Today, we are publishing our twenty first interview in our new series, Hope in Adversity. One that’s based around art, artists and isolation during the midst of Covid-19. This interview is with award winning mobile photographer with Cintia Malhotra from New Jersey, United States. Malhotra is a visual artist and educator who has been involved in the arts community since childhood. Despite having visual impairment, she chose to focus on the visual arts. Much of her photography involves a combination of abstraction and personification to create a narrative for the viewer. In addition to this, she explains “I often like to explore social issues and reconnect with the human experience by capturing moments of daily life. Sometimes I prefer to draw or paint as a means of stepping away from technology. This respite is important for my vision to be refreshed and focus on a new project“. You will see as you read and view this interview, that Malhotra is currently embracing this sentiment in totality. Enjoy!
To read others in this series of interviews with Jill Lian, Vicki Cooper, Gerry Coe, Sarah Bichachi, Sukru Mehmet Omur, Phyllis Shenny, Alisa Smith Williams, Joy Barry, Fleur Schim, Fiona Christian, Peter Wilkin, Ile Mont, Lynette Sheppard, M. Cecilia Sao Thiago, Rob Pearson-Wright, Catherine Caddigan and Susan Latty, please follow this link
If you are social distancing or social isolating at this time, are you using any additional time you may have to create mobile digital art or photography?
I have been physically isolated for almost 5 weeks now and I’ve been working from home. The first few weeks were very stressful because I was dealing with an eye injury in my dominant eye, which limited my time on screen. It took about 3 weeks to fully recover. Since then I have been making it a point to take photos and/or videos focusing on what I see daily. Not just for myself but for others because I think art is great therapy in stressful times – whether it’s as a maker or observer.
If so, have you noticed the style of art that you’re creating changing from what you would normally create?
My initial reaction to this question was no — not in style per se — but the more I thought about it, I realized there was a change because of one important element – time, time, time. This has become extremely precious to me in the recent years. I guess one benefit of getting older is appreciating the time one has left ahead of them. I am an escapist by nature and the extra time allows me to get lost in a daydream or story that fills my head a while longer.
If yes, to the above, can you explain how your art has changed?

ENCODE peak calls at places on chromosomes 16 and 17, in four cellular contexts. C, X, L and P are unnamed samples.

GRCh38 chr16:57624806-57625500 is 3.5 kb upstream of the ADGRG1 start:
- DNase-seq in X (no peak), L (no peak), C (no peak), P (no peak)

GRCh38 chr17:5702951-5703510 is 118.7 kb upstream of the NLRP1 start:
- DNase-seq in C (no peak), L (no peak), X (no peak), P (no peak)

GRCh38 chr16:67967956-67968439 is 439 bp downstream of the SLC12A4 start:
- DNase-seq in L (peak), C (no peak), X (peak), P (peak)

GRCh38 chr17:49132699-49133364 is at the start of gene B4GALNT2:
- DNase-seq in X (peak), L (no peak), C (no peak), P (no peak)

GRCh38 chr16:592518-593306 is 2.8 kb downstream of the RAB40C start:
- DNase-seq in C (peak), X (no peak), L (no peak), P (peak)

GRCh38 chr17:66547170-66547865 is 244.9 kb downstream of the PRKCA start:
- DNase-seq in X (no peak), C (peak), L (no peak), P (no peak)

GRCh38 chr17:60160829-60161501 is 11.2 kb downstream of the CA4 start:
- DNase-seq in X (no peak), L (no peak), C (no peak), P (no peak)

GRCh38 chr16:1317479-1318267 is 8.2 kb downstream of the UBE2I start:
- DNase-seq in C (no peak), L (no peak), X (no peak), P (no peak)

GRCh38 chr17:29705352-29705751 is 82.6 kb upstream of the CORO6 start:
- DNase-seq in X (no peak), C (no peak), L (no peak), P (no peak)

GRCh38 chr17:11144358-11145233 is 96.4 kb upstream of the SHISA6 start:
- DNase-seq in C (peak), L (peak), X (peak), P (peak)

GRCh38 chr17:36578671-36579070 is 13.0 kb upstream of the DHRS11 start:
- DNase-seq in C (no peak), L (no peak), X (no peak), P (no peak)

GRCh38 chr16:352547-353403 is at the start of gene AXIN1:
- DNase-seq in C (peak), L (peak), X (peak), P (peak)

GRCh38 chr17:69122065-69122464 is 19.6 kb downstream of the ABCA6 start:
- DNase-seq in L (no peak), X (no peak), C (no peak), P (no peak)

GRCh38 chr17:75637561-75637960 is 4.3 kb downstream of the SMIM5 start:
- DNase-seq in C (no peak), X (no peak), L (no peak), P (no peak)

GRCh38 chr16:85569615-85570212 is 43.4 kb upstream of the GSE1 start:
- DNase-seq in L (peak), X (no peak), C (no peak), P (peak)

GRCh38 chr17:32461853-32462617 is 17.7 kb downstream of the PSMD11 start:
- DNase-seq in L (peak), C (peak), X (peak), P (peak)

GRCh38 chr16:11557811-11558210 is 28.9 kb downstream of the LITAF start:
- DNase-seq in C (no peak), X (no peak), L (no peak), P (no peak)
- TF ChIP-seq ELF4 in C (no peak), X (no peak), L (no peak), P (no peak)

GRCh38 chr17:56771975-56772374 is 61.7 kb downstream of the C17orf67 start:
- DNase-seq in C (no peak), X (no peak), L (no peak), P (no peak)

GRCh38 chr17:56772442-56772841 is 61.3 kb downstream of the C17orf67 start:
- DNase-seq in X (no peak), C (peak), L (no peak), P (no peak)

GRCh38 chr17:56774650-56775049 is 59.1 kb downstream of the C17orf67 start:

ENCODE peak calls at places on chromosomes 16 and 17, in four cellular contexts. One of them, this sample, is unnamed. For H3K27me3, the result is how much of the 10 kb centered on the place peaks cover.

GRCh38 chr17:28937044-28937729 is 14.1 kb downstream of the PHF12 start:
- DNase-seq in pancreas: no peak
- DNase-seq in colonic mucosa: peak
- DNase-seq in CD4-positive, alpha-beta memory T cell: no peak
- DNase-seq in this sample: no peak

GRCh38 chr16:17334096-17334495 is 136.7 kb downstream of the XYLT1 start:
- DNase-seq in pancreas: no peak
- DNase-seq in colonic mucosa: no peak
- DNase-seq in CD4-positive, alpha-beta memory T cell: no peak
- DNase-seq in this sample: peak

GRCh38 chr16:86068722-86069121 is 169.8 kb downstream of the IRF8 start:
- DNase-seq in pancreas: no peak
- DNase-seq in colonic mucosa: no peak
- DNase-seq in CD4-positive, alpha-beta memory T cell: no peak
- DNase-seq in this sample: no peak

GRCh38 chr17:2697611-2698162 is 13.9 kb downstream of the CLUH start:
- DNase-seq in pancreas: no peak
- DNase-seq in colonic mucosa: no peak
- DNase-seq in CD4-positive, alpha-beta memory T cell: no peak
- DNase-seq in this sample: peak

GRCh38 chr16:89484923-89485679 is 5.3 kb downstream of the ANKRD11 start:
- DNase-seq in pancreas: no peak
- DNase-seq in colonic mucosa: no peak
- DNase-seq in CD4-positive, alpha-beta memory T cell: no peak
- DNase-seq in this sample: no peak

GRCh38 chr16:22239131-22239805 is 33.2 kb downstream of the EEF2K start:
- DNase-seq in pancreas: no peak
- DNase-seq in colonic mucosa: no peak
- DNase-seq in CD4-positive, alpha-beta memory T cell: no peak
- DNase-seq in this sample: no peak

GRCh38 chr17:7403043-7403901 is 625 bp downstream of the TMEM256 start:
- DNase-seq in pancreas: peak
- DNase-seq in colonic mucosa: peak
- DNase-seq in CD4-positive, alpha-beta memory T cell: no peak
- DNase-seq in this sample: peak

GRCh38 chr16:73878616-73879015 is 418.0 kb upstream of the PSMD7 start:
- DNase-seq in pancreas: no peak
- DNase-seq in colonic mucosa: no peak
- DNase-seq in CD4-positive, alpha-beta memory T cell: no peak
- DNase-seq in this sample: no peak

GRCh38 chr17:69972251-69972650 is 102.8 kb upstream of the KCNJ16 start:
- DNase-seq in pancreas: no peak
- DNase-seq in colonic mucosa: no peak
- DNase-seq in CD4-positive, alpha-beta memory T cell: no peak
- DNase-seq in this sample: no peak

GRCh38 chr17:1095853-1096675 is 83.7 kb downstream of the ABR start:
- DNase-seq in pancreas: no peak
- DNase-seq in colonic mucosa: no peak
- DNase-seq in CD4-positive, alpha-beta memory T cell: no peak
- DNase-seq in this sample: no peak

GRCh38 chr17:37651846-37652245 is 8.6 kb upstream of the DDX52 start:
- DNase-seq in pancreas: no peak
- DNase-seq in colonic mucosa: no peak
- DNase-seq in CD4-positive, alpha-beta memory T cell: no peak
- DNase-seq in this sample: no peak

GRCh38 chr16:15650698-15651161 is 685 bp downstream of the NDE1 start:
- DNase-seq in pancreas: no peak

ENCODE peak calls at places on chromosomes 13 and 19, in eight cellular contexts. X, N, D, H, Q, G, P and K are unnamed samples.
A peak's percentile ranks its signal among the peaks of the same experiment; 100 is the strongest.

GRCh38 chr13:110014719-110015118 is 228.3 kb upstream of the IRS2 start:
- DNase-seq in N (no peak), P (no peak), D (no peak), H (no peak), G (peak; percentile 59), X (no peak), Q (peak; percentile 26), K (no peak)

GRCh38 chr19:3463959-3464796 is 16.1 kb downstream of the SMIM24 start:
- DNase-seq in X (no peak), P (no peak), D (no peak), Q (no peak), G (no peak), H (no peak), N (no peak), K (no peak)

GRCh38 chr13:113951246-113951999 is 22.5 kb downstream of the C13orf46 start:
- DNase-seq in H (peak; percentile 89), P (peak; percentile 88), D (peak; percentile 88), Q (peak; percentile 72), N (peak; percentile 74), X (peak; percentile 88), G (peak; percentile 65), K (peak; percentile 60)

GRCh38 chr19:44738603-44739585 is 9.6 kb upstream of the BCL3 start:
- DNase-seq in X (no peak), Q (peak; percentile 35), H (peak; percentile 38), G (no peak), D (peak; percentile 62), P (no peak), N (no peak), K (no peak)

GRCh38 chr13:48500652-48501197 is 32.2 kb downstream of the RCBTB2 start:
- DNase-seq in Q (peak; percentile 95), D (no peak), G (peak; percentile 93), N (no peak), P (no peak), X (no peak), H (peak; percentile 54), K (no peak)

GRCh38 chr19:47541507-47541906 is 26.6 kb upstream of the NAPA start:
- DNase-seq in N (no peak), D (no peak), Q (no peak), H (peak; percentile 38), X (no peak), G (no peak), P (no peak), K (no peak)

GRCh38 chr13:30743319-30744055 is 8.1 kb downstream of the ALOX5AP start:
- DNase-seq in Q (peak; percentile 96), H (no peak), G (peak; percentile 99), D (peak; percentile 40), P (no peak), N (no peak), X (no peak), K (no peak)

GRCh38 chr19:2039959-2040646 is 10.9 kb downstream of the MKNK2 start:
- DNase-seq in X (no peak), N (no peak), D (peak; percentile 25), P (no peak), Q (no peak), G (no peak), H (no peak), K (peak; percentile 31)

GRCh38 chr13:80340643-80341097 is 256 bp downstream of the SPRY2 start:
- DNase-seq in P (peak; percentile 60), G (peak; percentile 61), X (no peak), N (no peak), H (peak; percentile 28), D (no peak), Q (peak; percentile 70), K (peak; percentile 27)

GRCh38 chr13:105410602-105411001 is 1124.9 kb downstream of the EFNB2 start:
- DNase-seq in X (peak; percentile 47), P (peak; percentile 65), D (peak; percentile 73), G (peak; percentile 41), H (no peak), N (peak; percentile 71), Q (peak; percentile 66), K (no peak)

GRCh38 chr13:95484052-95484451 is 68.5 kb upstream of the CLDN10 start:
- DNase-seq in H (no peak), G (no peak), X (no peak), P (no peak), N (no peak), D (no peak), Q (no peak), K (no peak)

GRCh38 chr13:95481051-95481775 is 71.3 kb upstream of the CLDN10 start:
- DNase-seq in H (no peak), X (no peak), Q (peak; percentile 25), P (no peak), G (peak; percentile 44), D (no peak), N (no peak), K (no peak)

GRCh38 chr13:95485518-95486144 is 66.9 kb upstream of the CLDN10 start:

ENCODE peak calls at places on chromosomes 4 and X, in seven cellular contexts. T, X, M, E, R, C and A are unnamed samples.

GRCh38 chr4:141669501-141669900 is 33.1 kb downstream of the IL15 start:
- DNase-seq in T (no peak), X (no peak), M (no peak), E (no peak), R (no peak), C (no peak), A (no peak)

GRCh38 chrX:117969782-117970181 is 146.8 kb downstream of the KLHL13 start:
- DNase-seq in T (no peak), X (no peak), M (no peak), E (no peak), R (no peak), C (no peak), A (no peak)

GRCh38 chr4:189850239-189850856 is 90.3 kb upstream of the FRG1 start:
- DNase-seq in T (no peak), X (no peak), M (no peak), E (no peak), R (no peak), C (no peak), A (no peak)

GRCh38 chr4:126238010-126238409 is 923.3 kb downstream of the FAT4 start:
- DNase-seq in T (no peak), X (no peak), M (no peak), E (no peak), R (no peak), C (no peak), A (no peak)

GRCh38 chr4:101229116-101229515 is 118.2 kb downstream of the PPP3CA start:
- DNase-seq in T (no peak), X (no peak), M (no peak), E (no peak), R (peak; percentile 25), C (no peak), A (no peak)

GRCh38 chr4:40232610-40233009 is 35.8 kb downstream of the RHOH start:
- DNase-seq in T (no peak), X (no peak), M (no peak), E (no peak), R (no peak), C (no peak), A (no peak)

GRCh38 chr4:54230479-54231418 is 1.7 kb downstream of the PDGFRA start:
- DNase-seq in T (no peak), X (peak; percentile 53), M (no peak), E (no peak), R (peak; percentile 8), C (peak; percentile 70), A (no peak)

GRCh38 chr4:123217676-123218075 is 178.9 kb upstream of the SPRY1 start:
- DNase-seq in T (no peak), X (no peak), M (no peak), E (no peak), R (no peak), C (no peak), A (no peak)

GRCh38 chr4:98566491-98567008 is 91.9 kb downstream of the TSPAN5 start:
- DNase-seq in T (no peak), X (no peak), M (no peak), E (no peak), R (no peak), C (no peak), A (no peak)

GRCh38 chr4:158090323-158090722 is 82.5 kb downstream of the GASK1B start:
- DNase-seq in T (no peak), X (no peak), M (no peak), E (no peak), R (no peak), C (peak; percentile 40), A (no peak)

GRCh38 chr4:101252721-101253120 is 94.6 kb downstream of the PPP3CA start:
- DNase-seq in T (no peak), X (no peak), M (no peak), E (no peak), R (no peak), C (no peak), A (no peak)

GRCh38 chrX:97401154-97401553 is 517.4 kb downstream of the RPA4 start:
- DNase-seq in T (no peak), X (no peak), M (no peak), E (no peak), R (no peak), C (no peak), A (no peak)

Since I am working from home for now, my daily routine is less structured. In the silence and (blissful) solitude I can delve deeper into my imagination. Since my eye has healed, I can concentrate more on creating on a daily basis. The style of my work has not changed much but the additional time has helped me give more attention to details and I have been more productive — the past week and a half, anyway. Ha! Also, am able to experiment/play with different apps and techniques – which I am really enjoying.
Have you found additional inspiration to create at this time?
I love reading about and watching documentaries about the lives of artists from the early to mid-20th Century. I am reacquainting myself with the books on my shelves and watching the YouTube videos I’ve only had the time to bookmark!
Is creating mobile digital art/photography, helping you at this time specially, how and why?
Definitely. I am primarily a photographer and digital art/enhancements are at times necessary for the work to fully express my feelings. The process of creating is very therapeutic. Though I am maker by nature, at this time the process has been essential in coping with the situation. I worry for my mother who lives in the town next to me and am frustrated by press conferences that offer little comfort — oh, my, did I say that? 😉
Do you feel that sharing mobile art/photography at this time is spreading a unity of peace?
Absolutely. I think most of us are appreciative, or have a new appreciation, for the different (creative) communities we take part in. Sharing our points of view or experiences in dealing with this pandemic has been unifying for sure. Sharing work with others outside the community pulls them into our frame and they don’t feel as alone in this. I find that is the case with the responses received about the videos I’ve posted. The content or meaning to me has not changed, but it’s meaning to others has. Maybe, right now, they need to escape for a while too.
‘One of Many Places’ ©Cintia Malhotra
‘I need to zoom in and out to see the light… sometimes it’s blurry’ ©Cintia Malhotra
Anything else you would personally like to add, please add it here.
I do believe society will change because of this experience – more than just dropping the handshake – and we will be standing at a multi-pronged fork in the road. There are opportunities to fix what was broken. My hope is that we chose to put the best interests of our families, communities, and the other beings we share this planet with at the foreground. Imagine what that might be like?
Also, thank you Joanne for all the work you do to advocate for and cultivate a supportive community for mobile artists and photographers.
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